I confess: I own a Pebble Watch. I've also completely bought into the quantitative-self movement and, thus, own a gadget that measures my sleep, three devices that measure my activity, a heart-rate monitor chest strap, and multiple apps on my phone that allow me to see what I am doing and how well I am doing it.
I buy into the wearable revolution, and I've fully come to terms with the Internet of everything slowly taking over my house and life. I fully expect to have an automated house in the future and a car I can monitor from my devices. Yet, with all this, I still believe most device companies have it all wrong.
It's not that I don't like the idea of a smart watch, but I gave up wearing a watch a decade ago, and only rarely do I put one on. I like my Pebble, which is a great first effort, but it doesn't really solve anything for me. I had a Timex Datalink in the mid-1990s: You held it up to your computer monitor that flashed a pattern of lights to transfer data, assuming you didn't go into an epileptic seizure while it transferred. It was a useful watch because back then PDAs weren't really mainstream, so you could carry your address book around without hooking it into a device.
The issue now: Why would I wear a watch that requires me to take my device out of my pocket to read the message the watch alerts me to? Sure, it's fine when you want to ignore a call and leave the smartphone in your pocket, but if it's a long email or one you need to reply to, out comes the smartphone. Samsung made a point in its Galaxy Gear smartwatch presentation that when you take your Note 3 "phablet" out after seeing a notification on the Gear watch, the phablet displays whatever message the notification was about.
The problem that all these device manufacturers have run into is that they started with the watch. This limits the form factor and therefore the functionality. It can only be so big before it gets bulky, and there is only so much room for a battery and other components. In all these cases, it can't stand alone -- its brain is in another device. That's not necessarily a bad thing, but when it brings you back to your smartphone every time, you begin to question why you have the watch in the first place.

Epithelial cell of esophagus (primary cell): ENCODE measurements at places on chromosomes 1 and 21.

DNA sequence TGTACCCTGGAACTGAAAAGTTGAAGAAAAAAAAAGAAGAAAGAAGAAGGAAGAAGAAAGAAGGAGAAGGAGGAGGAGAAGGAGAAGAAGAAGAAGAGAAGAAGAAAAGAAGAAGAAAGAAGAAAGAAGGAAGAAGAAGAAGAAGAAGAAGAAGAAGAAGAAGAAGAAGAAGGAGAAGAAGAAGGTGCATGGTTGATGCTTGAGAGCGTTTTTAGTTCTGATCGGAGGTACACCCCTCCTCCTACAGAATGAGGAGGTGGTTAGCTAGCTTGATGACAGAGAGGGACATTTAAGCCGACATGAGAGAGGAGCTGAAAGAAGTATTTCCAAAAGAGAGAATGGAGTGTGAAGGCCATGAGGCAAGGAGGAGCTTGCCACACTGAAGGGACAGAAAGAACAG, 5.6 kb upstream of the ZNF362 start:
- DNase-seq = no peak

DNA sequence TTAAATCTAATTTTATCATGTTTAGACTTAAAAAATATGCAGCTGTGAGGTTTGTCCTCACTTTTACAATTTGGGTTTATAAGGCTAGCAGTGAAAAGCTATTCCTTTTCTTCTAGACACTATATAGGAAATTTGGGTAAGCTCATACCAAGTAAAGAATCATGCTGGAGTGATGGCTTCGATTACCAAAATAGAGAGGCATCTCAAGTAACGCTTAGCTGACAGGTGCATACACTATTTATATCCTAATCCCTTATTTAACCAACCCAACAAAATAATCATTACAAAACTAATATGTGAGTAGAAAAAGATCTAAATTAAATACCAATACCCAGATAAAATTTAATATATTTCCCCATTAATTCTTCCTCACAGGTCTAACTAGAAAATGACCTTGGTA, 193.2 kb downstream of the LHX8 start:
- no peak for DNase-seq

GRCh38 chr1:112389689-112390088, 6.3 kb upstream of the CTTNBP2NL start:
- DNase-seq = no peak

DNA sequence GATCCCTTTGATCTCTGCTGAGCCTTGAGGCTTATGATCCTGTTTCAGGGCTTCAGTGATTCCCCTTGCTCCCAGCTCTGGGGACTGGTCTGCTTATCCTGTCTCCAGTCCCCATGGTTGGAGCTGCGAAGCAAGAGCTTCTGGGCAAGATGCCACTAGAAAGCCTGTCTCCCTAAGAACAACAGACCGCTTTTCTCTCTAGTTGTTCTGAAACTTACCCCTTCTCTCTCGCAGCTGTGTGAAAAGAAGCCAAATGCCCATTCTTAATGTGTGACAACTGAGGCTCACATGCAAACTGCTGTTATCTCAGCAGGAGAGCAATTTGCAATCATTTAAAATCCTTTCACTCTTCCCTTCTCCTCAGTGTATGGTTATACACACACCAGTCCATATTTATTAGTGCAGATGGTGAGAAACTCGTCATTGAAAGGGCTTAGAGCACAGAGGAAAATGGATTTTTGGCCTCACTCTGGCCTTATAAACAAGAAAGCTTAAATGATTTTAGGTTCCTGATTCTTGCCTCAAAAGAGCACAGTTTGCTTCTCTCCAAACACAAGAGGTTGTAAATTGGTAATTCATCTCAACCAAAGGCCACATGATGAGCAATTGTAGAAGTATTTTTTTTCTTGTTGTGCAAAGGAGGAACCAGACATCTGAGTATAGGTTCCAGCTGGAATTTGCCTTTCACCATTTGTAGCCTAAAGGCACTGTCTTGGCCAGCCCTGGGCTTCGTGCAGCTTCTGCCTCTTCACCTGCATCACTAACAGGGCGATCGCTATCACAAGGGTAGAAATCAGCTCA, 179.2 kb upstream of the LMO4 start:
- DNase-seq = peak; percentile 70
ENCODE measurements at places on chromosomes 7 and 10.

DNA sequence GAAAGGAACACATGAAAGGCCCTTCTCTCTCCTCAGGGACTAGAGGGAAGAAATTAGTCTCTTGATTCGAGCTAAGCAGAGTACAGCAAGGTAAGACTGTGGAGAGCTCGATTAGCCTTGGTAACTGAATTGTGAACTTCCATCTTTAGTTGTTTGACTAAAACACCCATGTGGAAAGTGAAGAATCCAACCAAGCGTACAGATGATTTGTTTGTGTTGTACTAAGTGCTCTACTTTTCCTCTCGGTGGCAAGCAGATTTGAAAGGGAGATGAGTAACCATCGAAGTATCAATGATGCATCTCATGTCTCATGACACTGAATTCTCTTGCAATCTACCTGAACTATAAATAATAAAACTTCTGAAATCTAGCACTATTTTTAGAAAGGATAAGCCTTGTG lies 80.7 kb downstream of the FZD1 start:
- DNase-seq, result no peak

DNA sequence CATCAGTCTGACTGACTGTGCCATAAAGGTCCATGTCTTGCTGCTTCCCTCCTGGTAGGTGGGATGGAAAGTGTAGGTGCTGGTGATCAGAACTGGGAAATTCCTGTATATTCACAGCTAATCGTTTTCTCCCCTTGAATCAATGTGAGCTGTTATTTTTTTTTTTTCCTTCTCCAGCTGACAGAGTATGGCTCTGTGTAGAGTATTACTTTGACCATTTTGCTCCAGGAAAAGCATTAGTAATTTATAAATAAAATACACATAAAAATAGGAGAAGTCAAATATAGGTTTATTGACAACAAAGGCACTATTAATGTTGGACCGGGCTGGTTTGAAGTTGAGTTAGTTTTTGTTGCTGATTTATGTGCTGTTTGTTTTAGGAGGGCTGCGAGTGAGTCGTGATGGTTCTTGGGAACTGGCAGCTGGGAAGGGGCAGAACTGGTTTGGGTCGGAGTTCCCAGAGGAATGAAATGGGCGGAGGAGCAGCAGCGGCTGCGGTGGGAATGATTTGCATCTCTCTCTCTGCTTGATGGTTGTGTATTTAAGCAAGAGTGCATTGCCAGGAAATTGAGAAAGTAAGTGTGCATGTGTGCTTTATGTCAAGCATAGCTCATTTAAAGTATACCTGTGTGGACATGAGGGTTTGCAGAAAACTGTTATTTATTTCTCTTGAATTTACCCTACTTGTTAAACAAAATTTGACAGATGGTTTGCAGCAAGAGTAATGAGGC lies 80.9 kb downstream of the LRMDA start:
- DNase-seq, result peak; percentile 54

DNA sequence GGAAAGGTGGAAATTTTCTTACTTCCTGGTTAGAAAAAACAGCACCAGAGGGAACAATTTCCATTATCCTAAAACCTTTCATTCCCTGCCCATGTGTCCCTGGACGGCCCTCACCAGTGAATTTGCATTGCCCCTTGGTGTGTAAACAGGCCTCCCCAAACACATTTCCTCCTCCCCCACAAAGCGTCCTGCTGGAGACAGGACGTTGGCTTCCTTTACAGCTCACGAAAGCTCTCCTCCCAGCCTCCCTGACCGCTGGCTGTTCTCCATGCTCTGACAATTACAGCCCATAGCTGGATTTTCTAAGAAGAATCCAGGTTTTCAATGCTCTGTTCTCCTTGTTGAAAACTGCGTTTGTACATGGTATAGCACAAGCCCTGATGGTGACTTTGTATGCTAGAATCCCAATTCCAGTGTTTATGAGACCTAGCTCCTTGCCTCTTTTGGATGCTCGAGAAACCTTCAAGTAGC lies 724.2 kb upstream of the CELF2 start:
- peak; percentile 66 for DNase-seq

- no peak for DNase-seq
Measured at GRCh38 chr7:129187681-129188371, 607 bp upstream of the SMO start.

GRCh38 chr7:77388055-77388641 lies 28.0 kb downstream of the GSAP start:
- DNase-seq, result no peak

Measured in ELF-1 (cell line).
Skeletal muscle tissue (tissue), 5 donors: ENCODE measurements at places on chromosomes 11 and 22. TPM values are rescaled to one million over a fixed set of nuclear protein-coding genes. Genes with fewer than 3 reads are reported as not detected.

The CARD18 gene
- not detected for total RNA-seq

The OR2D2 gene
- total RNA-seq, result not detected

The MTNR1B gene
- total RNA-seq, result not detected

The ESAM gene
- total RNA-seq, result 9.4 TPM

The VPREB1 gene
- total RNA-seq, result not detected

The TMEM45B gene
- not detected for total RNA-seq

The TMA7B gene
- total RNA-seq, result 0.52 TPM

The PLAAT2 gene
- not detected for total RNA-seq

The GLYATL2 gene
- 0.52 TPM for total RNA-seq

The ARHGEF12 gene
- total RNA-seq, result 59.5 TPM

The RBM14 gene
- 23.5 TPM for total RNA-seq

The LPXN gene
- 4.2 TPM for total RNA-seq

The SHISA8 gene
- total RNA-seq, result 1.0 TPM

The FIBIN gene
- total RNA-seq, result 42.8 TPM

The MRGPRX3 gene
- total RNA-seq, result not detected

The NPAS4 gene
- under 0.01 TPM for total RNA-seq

Let's look at how these devices should really be created. You have to start with a use case. The reason all those fitness wearables are doing so well is that people care about their health. They buy a Fitbit, Jawbone Up, or Nike Fuelband because they want to track their fitness and improve themselves. For me, it means I avoid elevators whenever possible; instead, I take stairs. I tend to park in the back of the parking lot so I walk farther. I use the data recorded by my device to change my habits and become healthier.
What habit does a smart watch help change? Taking out our phones a little less? Is that what we're looking for? Maybe we want the fitness utility on our wrist and only one device for all the monitors available. Yes, it makes sense to add them to a watch. But what if I could leave my smartphone at home when I exercise and still get all my data and my messages? Now it starts to become useful. What if I didn't need a separate chest strap to get my heart rate while I exercise? That's one fewer device and less hassle.
Here, I'm building a device for me based on my use case. It's why I really don't want my Pebble or Galaxy Gear -- a watch is too inhibiting. I want a wrist-based computer that can last at least a week on a charge, one that can function on its own but adds data to my device ecosystem when I have my smartphone or tablet with me.
I want it to integrate with a smart assistant on my phone and learn who I am. That way, it knows when I'm exercising and when I have to finish so that I can clean up and get to my next appointment. It routes me to the gym because my smart assistant on my smartphone checked the weather and knew it wasn't worth walking in the rain. It integrates with an electronic tattoo that reads my glucose levels and knows when I should grab a snack to keep my metabolism balanced and keep me alert and ready to go. It integrates with my sleep device so that it suggests different foods when I haven't had a lot of sleep to keep me balanced throughout the day.
It's not that I think any of these device companies haven't made some great first tries. It's that most of them weren't trying to solve a human problem -- they were trying to sell more devices. The devices I want and will add to my personal ecosystem are those that allow me to spend my time being smarter and more productive, both at work and at home, not those that just put a piece of hardware on my wrist.
A version of this article, "The problem with smart watches: They're watches," originally appeared at A Screw's Loose and is republished at InfoWorld.com with permission (© Brian Katz). Read more of Brian Katz's The Squeaky Wheel blog at InfoWorld.com or at A Screw's Loose. For the latest business technology news, follow InfoWorld.com on Twitter.